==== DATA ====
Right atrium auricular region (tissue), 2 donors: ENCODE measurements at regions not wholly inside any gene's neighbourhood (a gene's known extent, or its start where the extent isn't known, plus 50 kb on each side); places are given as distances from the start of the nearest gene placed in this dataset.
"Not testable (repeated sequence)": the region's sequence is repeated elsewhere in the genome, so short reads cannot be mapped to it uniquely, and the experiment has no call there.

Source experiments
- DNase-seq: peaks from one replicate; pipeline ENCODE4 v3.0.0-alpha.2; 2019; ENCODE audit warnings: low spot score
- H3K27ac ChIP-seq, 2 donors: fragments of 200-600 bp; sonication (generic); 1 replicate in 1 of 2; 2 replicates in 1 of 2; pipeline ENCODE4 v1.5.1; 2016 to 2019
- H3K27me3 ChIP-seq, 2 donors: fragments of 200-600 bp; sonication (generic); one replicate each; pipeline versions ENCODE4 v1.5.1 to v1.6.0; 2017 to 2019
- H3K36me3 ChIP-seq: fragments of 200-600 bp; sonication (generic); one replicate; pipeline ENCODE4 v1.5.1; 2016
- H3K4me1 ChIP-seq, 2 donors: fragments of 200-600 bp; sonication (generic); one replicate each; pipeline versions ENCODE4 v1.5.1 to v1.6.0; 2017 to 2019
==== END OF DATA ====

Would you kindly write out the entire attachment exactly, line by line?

Right atrium auricular region (tissue), 2 donors: ENCODE measurements at regions not wholly inside any gene's neighbourhood (a gene's known extent, or its start where the extent isn't known, plus 50 kb on each side); places are given as distances from the start of the nearest gene placed in this dataset.
"Not testable (repeated sequence)": the region's sequence is repeated elsewhere in the genome, so short reads cannot be mapped to it uniquely, and the experiment has no call there.

Source experiments
- DNase-seq: peaks from one replicate; pipeline ENCODE4 v3.0.0-alpha.2; 2019; ENCODE audit warnings: low spot score
- H3K27ac ChIP-seq, 2 donors: fragments of 200-600 bp; sonication (generic); 1 replicate in 1 of 2; 2 replicates in 1 of 2; pipeline ENCODE4 v1.5.1; 2016 to 2019
- H3K27me3 ChIP-seq, 2 donors: fragments of 200-600 bp; sonication (generic); one replicate each; pipeline versions ENCODE4 v1.5.1 to v1.6.0; 2017 to 2019
- H3K36me3 ChIP-seq: fragments of 200-600 bp; sonication (generic); one replicate; pipeline ENCODE4 v1.5.1; 2016
- H3K4me1 ChIP-seq, 2 donors: fragments of 200-600 bp; sonication (generic); one replicate each; pipeline versions ENCODE4 v1.5.1 to v1.6.0; 2017 to 2019